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Rosmersholm by Henrik Ibsen: ACT 1 Rosmersholm (Audible Audio Edition): Henrik Ibsen, John Burlinson, K. G. Cross, Alan Weyman, Presented by the Online Stage Version: Unabridged; Publisher: Spoken Realms; Release Date: August 9, Free kindle book and epub digitized and proofread by Project Gutenberg. Editorial Reviews. About the Author. Mike Poulton has a string of successful translations and File Size: KB; Print Length: pages; Simultaneous Device Usage: Unlimited; Publication Date: March 24, ; Sold by: . Shop Online.

It becomes plain that she and Rosmer are in love, but he insists throughout the play that their relationship is completely platonic. A highly respected member of his community, Rosmer intends to support the newly elected government and its reformist, if not revolutionary, agenda. However, when he announces this to his friend and brother-in-law Kroll, the local schoolmaster, the latter becomes enraged at what he sees as his friend's betrayal of his ruling-class roots.

Kroll begins to sabotage Rosmer's plans, confronting him about his relationship with Rebecca and denouncing the pair, initially in guarded terms, in the local newspaper. Rosmer becomes consumed by his guilt, now believing he, rather than mental illness, caused his wife's suicide.

He attempts to escape the guilt by erasing the memory of his wife and proposing marriage to Rebecca. But she rejects him outright. Kroll accuses her of using Rosmer as a tool to work her own political agenda. She admits that it was she who drove Mrs. Rosmer to deeper depths of despair and in a way even encouraged her suicide—initially to increase her power over Rosmer, but later because she actually fell in love with him.

Because of her guilty past she cannot accept Rosmer's marriage proposal. This leads to the ultimate breakdown in the play where neither Rosmer nor Rebecca can cast off moral guilt: Her suspicion is harshly confirmed by Kroll when he attempts to come between her and Rosmer; they can now no longer trust each other, or even themselves.

Rosmer then asks Rebecca to prove her devotion to him by committing suicide the same way his former wife did—by jumping into the mill-race. As Rebecca calmly seems to agree, issuing instructions about the recovery of her body from the water, Rosmer says he will join her. He is still in love with her and, since he cannot conceive of a way in which they can live together, they will die together.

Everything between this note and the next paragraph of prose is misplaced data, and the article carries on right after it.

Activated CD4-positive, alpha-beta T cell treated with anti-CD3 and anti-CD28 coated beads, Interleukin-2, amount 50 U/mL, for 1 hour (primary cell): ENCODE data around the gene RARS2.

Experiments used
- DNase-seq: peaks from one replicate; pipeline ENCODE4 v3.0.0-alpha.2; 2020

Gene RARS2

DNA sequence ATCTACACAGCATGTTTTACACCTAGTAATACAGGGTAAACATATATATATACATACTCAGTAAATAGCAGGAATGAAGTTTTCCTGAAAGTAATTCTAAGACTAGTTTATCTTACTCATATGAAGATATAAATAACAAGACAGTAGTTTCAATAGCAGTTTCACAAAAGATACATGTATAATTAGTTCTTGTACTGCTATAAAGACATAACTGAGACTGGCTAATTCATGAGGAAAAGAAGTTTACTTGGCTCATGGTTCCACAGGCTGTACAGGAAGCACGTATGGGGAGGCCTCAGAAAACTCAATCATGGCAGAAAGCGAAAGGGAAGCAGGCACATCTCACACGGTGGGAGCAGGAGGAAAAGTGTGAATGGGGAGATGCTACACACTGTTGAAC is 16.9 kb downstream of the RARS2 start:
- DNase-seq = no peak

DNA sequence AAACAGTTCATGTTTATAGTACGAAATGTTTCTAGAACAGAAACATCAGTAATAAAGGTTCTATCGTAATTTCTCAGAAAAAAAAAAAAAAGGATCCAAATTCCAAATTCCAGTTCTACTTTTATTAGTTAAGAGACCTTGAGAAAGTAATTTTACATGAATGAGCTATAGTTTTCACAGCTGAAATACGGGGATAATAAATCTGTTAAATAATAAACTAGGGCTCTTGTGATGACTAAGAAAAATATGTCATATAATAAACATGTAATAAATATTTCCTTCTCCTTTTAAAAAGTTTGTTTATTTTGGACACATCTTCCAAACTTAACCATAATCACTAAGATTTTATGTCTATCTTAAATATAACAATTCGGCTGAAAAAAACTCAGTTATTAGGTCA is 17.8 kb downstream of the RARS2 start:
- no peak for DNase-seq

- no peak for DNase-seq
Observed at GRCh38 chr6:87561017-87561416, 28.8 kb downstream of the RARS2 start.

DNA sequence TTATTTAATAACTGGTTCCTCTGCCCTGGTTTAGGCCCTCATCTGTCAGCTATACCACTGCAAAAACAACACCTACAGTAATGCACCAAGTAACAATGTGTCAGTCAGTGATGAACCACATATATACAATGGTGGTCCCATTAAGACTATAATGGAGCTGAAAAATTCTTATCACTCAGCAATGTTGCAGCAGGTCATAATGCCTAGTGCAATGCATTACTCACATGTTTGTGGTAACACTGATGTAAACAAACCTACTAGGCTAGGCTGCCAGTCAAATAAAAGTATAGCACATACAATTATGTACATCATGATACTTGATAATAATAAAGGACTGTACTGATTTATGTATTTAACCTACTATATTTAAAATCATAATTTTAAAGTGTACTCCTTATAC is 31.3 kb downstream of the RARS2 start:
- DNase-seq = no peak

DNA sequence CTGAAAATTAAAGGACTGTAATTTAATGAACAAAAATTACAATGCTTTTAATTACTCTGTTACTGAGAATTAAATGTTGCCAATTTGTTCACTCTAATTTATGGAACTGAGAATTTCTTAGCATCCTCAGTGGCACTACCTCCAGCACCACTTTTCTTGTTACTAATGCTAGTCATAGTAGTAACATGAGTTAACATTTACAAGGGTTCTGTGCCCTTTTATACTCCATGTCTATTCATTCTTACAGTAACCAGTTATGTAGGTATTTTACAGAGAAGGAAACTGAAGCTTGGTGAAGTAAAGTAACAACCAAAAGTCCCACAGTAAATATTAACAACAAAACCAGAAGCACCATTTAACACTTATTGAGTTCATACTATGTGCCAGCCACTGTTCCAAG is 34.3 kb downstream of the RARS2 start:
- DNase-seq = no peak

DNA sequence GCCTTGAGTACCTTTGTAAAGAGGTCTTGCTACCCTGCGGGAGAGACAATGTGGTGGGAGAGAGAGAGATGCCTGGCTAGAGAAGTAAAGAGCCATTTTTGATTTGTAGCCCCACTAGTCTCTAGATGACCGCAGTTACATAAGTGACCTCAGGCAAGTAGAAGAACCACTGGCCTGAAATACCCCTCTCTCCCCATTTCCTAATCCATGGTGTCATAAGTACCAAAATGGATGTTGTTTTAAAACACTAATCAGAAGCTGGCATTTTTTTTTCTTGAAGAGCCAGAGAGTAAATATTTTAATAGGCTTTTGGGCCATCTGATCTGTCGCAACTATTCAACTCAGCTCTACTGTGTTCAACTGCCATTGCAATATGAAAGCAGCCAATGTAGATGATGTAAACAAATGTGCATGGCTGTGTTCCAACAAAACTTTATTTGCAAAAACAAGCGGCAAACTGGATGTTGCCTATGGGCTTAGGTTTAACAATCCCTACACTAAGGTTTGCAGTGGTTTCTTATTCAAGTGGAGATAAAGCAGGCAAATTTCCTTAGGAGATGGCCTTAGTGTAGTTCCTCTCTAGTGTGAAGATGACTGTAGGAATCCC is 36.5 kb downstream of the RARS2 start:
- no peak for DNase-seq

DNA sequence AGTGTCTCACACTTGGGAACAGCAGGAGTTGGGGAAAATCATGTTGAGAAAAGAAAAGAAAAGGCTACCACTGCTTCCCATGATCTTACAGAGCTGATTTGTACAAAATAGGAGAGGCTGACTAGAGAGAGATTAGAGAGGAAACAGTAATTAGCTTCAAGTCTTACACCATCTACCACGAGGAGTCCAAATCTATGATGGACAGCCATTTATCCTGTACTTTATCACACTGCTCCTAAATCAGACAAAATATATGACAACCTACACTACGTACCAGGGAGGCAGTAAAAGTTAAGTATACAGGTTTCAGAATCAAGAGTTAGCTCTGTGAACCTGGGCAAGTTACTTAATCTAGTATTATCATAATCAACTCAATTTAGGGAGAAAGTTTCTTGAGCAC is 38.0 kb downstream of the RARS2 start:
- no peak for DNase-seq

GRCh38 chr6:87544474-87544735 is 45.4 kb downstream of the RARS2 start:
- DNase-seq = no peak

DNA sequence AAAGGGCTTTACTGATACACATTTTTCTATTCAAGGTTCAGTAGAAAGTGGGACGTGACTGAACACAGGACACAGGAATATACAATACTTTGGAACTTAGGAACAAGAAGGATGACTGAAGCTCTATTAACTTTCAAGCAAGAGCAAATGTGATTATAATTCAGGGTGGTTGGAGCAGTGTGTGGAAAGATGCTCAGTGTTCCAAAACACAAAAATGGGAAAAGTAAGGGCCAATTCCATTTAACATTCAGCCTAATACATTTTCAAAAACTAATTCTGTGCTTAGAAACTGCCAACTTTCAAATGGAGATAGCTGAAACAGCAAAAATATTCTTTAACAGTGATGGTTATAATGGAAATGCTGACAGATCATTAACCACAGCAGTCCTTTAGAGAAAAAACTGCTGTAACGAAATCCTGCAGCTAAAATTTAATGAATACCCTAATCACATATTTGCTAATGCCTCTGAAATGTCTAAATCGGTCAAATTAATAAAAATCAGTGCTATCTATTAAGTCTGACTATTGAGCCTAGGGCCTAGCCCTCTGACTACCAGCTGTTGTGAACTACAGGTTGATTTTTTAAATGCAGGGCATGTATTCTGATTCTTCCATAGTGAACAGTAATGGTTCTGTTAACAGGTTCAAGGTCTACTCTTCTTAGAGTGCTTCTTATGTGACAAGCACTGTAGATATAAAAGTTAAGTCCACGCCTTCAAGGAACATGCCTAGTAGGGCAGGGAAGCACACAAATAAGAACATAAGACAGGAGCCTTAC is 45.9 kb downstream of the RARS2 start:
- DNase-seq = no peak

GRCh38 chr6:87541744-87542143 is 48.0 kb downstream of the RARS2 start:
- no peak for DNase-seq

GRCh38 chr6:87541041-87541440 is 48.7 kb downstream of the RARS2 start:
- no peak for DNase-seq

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  • Rosmersholm: Schauspiel in vier Aufzügen by Henrik Ibsen
  • Rosmersholm by Henrik Ibsen

The window is open, and so are the doors into the lobby and the outer door. Through the latter is seen an avenue of old trees leading to a courtyard. It is a summer evening, after sunset. From time to time she peeps out of window through the flowers. Rosmer ought to be in directly. Will you shut up, please? Then she goes to the window, to shut it, and looks out. Yes, it is he.

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Stands behind the window-curtain. Stand on one side. Don't let him catch sight of us. Peeps out between the curtain and the window-frame. He has turned aside. He is coming the other way round to-day too. Comes away from the window. It is a long way round. One can well understand his shrinking from going over that bridge. I am sure you don't believe in such things, either. See--is that not Mr. Rosmer out on the mill path again? Goes to the window. Why, that is Mr. Well, I will go in and get the supper laid, miss.

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Goes out to the right. Darkness is beginning to fall. Mrs Helseth, I am sure you won't mind preparing something extra nice for supper? You know what dishes Mr. Kroll is especially fond of.

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I am so glad to see you! Are you sure I am not disturbing you? How can you say such a thing? Looks round the room. Is John up in his room? He is later than usual of coming in, but he is sure to be back directly. Points to the sofa. Do sit down and wait for him. Sits down and looks about him. How charmingly pretty you have made the old room look!

Rosmer is so fond of having fresh flowers about him. I think their scent has such a delicious effect on one--and till lately we had to deny ourselves that pleasure, you know.